Now that the editorial board has taken over BW, what new things should readers expect?

Faris:
More politics, more pictures, more categories, more us. Now that the students are in the driver’s seat, the ride will be a little different. Probably bumpier. I expect you’re going to see more about FBS life, and more about the Palestinian situation. Definitely a different design for the website, if we have our way. Also, this time the editorial board will make sure that there aren’t anymore grammatical mistakes in the articles written by students (which I personally find annoying). Of the numerous suggestions of the 10th graders, we’re probably going to show more about sports (Palestinian teams, leagues, etc…), Wall articles, wall graffiti, and Palestinian culture. The exact contents, however, are yet to be decided. We have a long road ahead of us.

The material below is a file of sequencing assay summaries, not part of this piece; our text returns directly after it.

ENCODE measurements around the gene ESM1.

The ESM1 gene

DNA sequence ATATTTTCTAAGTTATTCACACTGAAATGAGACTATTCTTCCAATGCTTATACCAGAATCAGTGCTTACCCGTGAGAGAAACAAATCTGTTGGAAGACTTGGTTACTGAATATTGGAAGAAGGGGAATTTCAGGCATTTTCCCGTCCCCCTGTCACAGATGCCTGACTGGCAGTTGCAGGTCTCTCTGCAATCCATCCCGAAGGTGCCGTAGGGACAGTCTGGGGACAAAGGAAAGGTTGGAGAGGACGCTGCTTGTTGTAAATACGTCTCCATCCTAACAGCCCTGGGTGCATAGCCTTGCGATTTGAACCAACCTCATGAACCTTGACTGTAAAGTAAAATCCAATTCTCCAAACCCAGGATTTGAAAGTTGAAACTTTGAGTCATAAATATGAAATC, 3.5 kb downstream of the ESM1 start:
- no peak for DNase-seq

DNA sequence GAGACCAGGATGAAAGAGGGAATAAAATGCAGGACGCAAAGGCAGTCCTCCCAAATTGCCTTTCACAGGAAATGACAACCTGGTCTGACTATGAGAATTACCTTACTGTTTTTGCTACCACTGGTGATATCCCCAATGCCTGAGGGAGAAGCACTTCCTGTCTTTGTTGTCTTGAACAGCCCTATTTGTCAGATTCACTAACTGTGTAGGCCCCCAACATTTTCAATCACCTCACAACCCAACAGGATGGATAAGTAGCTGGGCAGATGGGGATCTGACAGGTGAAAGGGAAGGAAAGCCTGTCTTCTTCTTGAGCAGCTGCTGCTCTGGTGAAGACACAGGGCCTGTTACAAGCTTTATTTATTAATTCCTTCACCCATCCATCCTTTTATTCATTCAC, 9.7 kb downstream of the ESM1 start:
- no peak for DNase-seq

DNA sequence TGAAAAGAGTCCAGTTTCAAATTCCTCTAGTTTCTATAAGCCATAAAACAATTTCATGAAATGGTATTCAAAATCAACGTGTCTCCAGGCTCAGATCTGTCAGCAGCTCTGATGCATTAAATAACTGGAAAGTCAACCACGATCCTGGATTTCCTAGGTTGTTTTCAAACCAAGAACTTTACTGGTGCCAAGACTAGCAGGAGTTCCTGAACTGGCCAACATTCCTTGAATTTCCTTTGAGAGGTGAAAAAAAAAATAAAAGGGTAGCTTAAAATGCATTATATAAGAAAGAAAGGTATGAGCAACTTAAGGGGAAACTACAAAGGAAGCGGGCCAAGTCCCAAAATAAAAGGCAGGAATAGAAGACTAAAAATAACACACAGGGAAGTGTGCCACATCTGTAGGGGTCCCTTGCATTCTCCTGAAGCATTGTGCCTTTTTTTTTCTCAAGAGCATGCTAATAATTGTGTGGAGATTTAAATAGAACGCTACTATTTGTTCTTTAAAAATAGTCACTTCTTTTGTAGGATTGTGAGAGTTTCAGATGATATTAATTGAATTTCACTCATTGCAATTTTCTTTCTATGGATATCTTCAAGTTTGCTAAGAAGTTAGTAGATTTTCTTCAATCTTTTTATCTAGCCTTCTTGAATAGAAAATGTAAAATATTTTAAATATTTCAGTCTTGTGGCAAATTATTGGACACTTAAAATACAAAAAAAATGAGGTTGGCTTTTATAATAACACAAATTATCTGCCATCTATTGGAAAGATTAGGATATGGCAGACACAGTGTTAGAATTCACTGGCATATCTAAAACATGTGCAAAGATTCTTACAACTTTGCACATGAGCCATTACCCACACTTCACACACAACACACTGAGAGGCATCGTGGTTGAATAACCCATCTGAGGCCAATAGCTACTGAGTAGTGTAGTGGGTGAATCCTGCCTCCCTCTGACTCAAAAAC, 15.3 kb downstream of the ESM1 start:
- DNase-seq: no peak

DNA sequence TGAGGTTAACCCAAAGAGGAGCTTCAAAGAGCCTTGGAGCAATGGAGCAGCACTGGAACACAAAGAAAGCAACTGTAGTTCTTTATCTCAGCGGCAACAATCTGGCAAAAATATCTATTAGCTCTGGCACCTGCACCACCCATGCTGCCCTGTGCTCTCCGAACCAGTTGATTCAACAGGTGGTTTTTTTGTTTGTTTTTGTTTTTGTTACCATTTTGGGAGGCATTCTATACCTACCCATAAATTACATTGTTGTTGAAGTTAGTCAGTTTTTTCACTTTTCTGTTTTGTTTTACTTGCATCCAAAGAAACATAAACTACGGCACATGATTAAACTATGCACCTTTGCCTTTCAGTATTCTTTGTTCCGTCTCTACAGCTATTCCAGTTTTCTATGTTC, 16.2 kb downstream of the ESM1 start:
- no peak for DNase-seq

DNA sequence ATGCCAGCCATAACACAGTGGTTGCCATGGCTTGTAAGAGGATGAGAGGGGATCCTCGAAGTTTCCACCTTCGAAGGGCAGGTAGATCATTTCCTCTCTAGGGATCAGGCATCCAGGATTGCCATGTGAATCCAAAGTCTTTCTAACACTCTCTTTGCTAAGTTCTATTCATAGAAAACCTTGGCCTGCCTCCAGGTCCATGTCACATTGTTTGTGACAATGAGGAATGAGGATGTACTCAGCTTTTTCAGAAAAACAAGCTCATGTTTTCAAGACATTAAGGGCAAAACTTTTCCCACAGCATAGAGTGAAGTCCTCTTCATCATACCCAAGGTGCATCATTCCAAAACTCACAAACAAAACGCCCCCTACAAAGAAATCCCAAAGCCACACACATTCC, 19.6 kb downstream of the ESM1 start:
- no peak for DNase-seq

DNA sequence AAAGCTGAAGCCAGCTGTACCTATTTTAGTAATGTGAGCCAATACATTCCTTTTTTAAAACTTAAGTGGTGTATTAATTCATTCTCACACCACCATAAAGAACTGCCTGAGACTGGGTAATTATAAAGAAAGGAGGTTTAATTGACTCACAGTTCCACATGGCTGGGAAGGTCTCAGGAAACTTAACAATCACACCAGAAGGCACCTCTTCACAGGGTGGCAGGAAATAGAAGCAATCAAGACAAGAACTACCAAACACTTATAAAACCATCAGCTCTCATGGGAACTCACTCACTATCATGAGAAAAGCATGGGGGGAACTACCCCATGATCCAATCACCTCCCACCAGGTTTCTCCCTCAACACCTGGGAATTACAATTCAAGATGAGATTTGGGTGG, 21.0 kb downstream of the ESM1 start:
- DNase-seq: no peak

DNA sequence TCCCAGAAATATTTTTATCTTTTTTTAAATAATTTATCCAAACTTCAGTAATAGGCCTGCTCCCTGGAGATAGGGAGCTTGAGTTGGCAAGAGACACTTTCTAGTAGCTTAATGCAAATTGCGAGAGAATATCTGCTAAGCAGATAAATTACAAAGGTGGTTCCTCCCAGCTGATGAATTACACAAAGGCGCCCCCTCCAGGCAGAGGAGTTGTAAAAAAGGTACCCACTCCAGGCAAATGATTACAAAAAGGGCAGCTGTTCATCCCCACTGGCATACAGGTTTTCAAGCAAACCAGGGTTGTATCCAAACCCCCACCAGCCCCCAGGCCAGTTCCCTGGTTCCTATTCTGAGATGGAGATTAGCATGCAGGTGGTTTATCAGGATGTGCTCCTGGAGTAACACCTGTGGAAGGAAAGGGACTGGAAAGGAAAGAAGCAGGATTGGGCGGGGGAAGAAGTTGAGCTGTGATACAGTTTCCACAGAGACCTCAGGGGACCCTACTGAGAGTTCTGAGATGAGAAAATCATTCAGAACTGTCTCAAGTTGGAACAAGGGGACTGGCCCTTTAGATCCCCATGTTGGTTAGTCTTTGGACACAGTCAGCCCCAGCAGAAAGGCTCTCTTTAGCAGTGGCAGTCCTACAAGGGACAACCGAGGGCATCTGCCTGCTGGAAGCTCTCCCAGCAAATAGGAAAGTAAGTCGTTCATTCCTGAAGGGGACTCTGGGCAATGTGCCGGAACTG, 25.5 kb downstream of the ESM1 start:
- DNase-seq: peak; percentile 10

Deema:
We hope, now that us teens are taking over BW, that it will have a closer look at our lives as TEENAGERS in Palestine. Since we are teens ourselves, we think we can understand what our teen readers will be expecting from us, while still thriving to maintain our adult audience. We hope to give the e-zine a new fresh look, and make it more exciting with new topics and online activities such as "poetry contests" maybe. We hope to make it more easily viewed, and to add new web tools that will make surfing BW much easier.